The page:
ACCC Concluded Banks Did Not Collude Over Bitcoin Account Closures

It has emerged that the (ACCC) Australian Competition and Consumer Commission has closed the case involving Australian banks, which were accused of colluding to block their services from local bitcoin firms. Authorities concluded by saying that a full inquiry into the matter was not necessary. The investigation was first initiated by Senator Matthew Canavan, authorizing this particular commission to look into claims that established banking institutions were working together to perform the alleged misdemeanor.

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Details also show that ACCC chairman, Mr. Rod Sims, had later written to Canavan who’s a member of The National Party representing Queensland, clearly stating that they’ve found no evidence so far regarding the accusation made concerning the bitcoin companies. Even despite bank accounts belonging to these particular bitcoin establishments being closed unceremoniously.

Sims further mentioned that the inquiry led them to believe any bitcoin actions taken by these banks were done on an “individual basis,” so as to meet regulatory functions and manage risks. He said that the financial bodies made their decisions at very different periods and dates, all with varying outcomes as well. Nevertheless, colluding to terminate accounts would have meant that the said banks were acting against the enacted 2010 Competition & Consumer Act, including its provisions on handling cases involving cartels.

The ACCC head cited a case in 2011, where a certain bank refused to recognize digital currencies such as bitcoin, with another one also coming to the same conclusion 4 years later. Moreover, some centers are still providing virtual currency services to companies albeit on a case-to-case basis. The report mentions that at least 17 bitcoin firms had their accounts closed by banks.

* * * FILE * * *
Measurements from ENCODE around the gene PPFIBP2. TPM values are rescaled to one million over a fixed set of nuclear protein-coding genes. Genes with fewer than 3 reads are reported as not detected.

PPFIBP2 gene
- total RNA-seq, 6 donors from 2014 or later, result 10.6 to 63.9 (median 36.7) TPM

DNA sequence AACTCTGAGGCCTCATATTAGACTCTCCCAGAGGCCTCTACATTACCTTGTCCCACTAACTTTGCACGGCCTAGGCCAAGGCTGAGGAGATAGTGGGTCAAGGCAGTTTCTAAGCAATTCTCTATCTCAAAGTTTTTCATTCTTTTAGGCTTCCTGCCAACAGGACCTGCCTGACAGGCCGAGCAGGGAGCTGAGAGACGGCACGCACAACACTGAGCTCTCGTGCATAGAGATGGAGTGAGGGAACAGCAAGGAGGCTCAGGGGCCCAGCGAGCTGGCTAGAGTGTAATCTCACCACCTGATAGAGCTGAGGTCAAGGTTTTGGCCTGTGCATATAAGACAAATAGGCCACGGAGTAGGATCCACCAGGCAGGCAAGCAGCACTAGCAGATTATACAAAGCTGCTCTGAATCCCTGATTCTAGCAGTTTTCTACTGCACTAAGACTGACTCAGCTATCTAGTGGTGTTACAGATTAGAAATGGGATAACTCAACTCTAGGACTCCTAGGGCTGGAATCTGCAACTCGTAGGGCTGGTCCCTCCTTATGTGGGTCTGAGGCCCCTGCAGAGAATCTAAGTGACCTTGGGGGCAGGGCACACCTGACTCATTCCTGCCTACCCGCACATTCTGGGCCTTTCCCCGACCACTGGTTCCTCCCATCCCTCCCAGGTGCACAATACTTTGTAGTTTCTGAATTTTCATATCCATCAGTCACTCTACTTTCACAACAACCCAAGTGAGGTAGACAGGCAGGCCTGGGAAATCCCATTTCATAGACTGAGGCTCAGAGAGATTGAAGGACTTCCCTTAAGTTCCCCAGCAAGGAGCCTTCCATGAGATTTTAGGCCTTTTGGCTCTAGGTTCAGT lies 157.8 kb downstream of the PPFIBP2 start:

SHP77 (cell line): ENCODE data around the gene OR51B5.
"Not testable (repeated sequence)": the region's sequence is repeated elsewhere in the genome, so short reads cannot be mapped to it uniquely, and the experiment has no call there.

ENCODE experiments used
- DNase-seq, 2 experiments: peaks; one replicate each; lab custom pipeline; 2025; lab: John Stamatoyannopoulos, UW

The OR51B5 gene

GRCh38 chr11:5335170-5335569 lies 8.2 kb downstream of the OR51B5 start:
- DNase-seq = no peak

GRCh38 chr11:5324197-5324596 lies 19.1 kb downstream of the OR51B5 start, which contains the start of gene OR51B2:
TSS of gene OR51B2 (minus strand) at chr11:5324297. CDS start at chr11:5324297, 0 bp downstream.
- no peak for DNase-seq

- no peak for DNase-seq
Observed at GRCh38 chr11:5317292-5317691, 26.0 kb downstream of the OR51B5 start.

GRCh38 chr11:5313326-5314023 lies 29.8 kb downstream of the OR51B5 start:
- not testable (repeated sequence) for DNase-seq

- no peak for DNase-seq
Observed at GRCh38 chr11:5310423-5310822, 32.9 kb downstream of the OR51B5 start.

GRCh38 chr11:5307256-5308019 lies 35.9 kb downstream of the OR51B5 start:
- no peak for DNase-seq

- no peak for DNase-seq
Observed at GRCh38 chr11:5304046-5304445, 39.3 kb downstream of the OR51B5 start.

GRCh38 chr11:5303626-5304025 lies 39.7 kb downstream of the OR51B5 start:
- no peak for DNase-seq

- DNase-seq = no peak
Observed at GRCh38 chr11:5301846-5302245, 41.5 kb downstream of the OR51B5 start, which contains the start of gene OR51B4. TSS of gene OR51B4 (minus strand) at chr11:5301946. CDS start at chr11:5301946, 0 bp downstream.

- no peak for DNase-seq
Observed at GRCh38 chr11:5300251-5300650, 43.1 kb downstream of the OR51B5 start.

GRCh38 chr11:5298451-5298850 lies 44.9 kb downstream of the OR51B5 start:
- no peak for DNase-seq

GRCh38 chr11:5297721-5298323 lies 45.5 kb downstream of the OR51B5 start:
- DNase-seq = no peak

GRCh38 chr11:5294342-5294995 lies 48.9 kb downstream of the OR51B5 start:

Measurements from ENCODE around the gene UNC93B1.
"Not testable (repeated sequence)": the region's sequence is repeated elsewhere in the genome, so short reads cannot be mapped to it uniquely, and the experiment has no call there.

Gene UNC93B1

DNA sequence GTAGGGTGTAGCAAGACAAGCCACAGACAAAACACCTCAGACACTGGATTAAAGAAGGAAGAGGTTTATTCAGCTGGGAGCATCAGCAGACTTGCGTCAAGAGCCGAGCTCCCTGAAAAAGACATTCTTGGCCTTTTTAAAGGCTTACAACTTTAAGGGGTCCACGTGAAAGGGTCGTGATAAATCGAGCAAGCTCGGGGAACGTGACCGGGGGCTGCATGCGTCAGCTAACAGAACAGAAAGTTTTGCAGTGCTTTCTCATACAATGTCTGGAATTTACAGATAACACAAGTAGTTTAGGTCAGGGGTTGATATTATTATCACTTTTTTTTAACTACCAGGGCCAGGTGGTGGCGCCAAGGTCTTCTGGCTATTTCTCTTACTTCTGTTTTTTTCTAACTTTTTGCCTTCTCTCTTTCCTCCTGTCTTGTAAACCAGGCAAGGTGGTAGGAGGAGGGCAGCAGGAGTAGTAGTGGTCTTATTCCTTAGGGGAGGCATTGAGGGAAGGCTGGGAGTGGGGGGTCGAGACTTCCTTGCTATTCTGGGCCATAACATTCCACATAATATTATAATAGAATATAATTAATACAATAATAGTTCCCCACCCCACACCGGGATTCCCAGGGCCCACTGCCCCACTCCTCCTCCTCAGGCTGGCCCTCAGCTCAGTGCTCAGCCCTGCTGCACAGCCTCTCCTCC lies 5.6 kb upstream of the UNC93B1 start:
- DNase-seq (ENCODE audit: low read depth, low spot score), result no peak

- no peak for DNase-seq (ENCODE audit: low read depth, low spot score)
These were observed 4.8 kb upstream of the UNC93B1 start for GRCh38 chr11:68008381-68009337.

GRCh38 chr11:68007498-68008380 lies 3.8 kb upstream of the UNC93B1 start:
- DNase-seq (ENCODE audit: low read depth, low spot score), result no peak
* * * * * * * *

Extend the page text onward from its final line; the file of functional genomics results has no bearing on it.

Following these developments, Sims had contacted the financial institutions to ensure that none had acted against the law. He also maintained that banks still bore the sole responsibility of determining who they conduct business with, so there’s absolutely nothing wrong with what they did.

The commission was working on a claim of anti-competitive behavior raised by the Senator in September 2015. Still, some people have expressed concerns about how these investigations were carried out, requiring more to be done by the ACCC in determining what really happened concerning the closing of the bitcoin companies’ accounts.

Many bitcoin companies have criticised this report, with similar positions also held by Labor Senator Mr. Sam Dastyari. Both bitcoin companies and Senator Dastyari have sharply opposed Sims’ findings, saying that his team had not done investigations properly since they failed to contact bitcoin companies whose accounts got closed. Rod on his part rejected that assumption, telling news agencies that ACCC had actually communicated with some of the firms affected before issuing their statement. He continues by saying that banks had allowed investigating personnel to peruse through confidential documents, also providing credible explanations as to why the said bitcoin accounts had to be closed. Based on these revelations, the commission came to a conclusion that there was absolutely no need for launching any full-scale inquiries.

Senator Dastyari responded by saying that the finding was “utterly astonishing,” also revealing allegations about banks blacklisting certain individuals related to the bitcoin industry from opening new private banking accounts. This according to him is proof enough that ACCC is trying to shield the financial institutions from incriminating evidence directly pointing towards them.

The regulation chief responded by saying that banking institutions provided different individual explanations as to what actually transpired, leading to eventual termination of the affected accounts. And since none of these accounts match each other, then there’s absolutely no way the banks could have been working together to collude as per say.

Sims says their investigators are professionally trained and can get to the bottom of things quite fast, and this is a pretty reasonable explanation for anybody who maybe doubting. It’s also one of the reasons why they maintain that an in-depth bitcoin investigation should not be launched.

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Among the 17 bitcoin businesses that had their accounts shut were bitcoin exchanges Buyabitcoin and Bit Trade, such abrupt closure of accounts with no resolute explanations given is what prompted Senator Canavan to call for an investigation late last year. He wanted to know whether it was fair for financial institutions to act in such a manner, despite the law indicating that such actions were anti-competitive according to Competition & Consumer Act which was passed in 2010.

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